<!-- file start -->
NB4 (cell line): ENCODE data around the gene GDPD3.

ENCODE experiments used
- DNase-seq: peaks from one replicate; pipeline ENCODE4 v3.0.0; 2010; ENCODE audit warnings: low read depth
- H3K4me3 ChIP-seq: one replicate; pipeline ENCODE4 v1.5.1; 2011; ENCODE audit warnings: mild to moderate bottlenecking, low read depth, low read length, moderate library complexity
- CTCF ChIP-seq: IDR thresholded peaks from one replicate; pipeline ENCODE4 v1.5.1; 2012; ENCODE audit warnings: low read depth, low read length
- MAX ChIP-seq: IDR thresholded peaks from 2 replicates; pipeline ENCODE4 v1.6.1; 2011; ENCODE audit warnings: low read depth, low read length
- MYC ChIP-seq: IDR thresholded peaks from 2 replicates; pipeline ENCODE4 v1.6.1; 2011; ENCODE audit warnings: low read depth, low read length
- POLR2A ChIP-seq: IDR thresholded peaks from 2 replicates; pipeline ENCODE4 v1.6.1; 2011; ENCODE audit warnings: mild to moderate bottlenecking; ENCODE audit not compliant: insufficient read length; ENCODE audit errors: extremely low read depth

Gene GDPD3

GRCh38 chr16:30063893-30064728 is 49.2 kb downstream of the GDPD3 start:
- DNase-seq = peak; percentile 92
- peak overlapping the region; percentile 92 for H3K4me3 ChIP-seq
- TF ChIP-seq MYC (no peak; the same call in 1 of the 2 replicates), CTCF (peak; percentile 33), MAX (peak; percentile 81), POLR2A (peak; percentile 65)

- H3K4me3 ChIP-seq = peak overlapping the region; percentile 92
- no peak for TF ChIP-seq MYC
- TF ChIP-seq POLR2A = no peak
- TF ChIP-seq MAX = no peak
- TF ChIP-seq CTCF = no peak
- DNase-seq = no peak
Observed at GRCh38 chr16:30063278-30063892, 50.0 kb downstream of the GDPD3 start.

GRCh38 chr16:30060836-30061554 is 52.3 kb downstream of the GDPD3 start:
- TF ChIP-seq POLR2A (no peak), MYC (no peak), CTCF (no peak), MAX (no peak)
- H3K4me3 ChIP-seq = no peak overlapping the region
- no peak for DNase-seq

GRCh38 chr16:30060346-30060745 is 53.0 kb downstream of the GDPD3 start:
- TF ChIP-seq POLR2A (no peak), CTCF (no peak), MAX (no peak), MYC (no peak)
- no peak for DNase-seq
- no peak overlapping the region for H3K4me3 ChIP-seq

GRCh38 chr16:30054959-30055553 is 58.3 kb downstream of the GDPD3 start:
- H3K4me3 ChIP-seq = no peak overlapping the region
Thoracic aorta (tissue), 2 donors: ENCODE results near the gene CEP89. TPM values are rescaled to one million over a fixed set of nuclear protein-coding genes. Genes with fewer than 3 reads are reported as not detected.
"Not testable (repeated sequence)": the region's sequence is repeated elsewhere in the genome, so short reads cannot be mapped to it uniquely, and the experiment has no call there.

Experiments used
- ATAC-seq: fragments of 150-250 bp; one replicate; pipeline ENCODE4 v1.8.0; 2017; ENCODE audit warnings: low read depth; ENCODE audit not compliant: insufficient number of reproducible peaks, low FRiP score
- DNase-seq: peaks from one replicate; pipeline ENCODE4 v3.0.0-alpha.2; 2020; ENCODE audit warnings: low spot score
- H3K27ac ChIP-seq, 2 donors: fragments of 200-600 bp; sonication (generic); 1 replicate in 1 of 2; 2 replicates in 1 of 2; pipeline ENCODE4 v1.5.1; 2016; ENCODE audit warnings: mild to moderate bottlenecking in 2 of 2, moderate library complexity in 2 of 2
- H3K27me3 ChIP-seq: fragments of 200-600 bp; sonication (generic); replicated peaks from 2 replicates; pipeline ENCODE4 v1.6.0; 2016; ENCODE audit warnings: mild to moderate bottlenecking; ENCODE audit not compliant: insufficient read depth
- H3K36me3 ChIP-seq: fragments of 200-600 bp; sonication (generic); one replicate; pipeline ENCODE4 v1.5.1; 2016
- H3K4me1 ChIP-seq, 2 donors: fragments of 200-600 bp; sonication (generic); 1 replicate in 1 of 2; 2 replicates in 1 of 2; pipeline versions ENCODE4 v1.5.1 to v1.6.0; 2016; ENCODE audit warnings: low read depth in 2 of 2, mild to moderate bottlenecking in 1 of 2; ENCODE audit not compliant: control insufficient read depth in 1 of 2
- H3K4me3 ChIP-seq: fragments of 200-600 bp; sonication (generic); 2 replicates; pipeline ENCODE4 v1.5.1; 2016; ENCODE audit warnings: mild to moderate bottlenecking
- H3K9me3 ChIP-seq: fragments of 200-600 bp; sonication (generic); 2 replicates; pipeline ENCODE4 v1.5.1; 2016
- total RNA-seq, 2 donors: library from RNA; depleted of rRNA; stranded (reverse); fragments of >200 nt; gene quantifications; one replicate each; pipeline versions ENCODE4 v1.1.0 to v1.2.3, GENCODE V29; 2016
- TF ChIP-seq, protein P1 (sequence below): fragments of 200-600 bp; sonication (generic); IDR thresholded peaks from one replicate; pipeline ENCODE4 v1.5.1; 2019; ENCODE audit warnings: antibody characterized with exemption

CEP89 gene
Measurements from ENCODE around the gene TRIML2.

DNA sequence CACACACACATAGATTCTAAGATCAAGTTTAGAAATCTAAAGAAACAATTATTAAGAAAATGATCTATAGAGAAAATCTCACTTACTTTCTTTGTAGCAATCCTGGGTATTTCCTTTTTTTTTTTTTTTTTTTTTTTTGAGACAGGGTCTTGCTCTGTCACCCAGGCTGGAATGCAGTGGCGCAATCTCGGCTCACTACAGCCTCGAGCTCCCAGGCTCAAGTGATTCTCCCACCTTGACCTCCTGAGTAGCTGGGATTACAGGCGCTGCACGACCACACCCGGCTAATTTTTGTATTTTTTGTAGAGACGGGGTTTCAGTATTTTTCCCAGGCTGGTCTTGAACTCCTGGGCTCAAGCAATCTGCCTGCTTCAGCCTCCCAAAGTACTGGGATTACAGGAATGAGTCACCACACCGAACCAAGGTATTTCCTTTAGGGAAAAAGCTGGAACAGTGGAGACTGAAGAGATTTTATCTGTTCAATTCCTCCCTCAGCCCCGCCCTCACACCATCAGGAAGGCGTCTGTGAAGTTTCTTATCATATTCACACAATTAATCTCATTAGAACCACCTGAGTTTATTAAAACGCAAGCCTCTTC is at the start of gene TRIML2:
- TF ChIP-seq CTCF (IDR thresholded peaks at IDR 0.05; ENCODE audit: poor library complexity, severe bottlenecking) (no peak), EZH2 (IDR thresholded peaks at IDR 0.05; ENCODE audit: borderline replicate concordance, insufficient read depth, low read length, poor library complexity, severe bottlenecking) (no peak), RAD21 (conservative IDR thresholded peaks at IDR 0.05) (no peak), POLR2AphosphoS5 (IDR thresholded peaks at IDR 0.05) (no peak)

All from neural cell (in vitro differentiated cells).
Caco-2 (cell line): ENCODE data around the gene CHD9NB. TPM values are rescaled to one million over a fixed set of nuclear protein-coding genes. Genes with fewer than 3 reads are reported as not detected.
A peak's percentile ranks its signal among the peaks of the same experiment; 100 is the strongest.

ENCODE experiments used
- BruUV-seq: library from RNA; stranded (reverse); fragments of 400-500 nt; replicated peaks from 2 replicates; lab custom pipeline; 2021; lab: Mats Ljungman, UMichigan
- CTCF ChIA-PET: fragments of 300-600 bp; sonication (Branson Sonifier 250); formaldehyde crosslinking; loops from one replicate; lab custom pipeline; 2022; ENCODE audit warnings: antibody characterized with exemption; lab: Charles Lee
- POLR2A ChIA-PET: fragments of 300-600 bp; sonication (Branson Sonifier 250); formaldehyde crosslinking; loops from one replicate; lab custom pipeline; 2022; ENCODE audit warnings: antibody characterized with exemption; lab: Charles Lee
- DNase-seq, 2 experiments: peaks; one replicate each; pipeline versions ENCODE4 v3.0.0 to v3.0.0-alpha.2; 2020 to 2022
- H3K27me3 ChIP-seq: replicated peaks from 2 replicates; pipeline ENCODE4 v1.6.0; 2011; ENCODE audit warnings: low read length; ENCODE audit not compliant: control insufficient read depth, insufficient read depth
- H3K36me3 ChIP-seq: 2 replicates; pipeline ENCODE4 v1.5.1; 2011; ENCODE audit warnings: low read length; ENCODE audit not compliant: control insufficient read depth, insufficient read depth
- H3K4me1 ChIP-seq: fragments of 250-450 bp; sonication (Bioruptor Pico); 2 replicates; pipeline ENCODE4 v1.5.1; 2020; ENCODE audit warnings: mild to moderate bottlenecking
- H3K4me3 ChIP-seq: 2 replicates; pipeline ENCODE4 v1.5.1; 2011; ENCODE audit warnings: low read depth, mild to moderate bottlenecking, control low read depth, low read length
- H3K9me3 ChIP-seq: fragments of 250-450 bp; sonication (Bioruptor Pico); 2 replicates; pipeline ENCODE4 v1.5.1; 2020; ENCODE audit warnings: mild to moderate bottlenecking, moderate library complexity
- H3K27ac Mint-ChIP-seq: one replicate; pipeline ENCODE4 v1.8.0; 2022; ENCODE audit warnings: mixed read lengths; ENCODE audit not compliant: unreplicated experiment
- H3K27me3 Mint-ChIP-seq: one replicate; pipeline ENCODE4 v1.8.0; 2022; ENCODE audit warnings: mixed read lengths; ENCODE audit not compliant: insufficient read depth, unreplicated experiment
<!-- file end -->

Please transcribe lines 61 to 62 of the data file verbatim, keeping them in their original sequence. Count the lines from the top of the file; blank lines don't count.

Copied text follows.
- H3K27ac Mint-ChIP-seq: one replicate; pipeline ENCODE4 v1.8.0; 2022; ENCODE audit warnings: mixed read lengths; ENCODE audit not compliant: unreplicated experiment
- H3K27me3 Mint-ChIP-seq: one replicate; pipeline ENCODE4 v1.8.0; 2022; ENCODE audit warnings: mixed read lengths; ENCODE audit not compliant: insufficient read depth, unreplicated experiment